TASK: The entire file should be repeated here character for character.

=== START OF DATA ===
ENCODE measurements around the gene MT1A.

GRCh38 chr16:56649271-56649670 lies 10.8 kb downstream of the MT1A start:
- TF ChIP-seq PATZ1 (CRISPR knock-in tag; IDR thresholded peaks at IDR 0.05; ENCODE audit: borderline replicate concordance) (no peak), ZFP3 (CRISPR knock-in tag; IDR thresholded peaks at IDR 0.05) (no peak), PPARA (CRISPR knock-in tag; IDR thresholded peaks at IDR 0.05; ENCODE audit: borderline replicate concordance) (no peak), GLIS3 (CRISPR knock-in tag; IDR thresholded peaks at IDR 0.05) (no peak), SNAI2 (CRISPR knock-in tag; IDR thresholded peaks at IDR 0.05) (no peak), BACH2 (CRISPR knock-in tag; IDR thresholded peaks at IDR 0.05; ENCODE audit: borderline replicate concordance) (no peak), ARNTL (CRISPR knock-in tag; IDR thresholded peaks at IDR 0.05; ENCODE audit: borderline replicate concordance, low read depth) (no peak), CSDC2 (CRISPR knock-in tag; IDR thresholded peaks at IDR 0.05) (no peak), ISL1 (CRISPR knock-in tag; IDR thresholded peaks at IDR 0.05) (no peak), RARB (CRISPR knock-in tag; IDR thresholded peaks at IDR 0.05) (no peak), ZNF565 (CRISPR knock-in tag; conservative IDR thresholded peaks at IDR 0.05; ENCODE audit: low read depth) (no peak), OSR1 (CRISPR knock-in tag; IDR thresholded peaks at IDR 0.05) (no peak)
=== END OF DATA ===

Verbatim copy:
ENCODE measurements around the gene MT1A.

GRCh38 chr16:56649271-56649670 lies 10.8 kb downstream of the MT1A start:
- TF ChIP-seq PATZ1 (CRISPR knock-in tag; IDR thresholded peaks at IDR 0.05; ENCODE audit: borderline replicate concordance) (no peak), ZFP3 (CRISPR knock-in tag; IDR thresholded peaks at IDR 0.05) (no peak), PPARA (CRISPR knock-in tag; IDR thresholded peaks at IDR 0.05; ENCODE audit: borderline replicate concordance) (no peak), GLIS3 (CRISPR knock-in tag; IDR thresholded peaks at IDR 0.05) (no peak), SNAI2 (CRISPR knock-in tag; IDR thresholded peaks at IDR 0.05) (no peak), BACH2 (CRISPR knock-in tag; IDR thresholded peaks at IDR 0.05; ENCODE audit: borderline replicate concordance) (no peak), ARNTL (CRISPR knock-in tag; IDR thresholded peaks at IDR 0.05; ENCODE audit: borderline replicate concordance, low read depth) (no peak), CSDC2 (CRISPR knock-in tag; IDR thresholded peaks at IDR 0.05) (no peak), ISL1 (CRISPR knock-in tag; IDR thresholded peaks at IDR 0.05) (no peak), RARB (CRISPR knock-in tag; IDR thresholded peaks at IDR 0.05) (no peak), ZNF565 (CRISPR knock-in tag; conservative IDR thresholded peaks at IDR 0.05; ENCODE audit: low read depth) (no peak), OSR1 (CRISPR knock-in tag; IDR thresholded peaks at IDR 0.05) (no peak)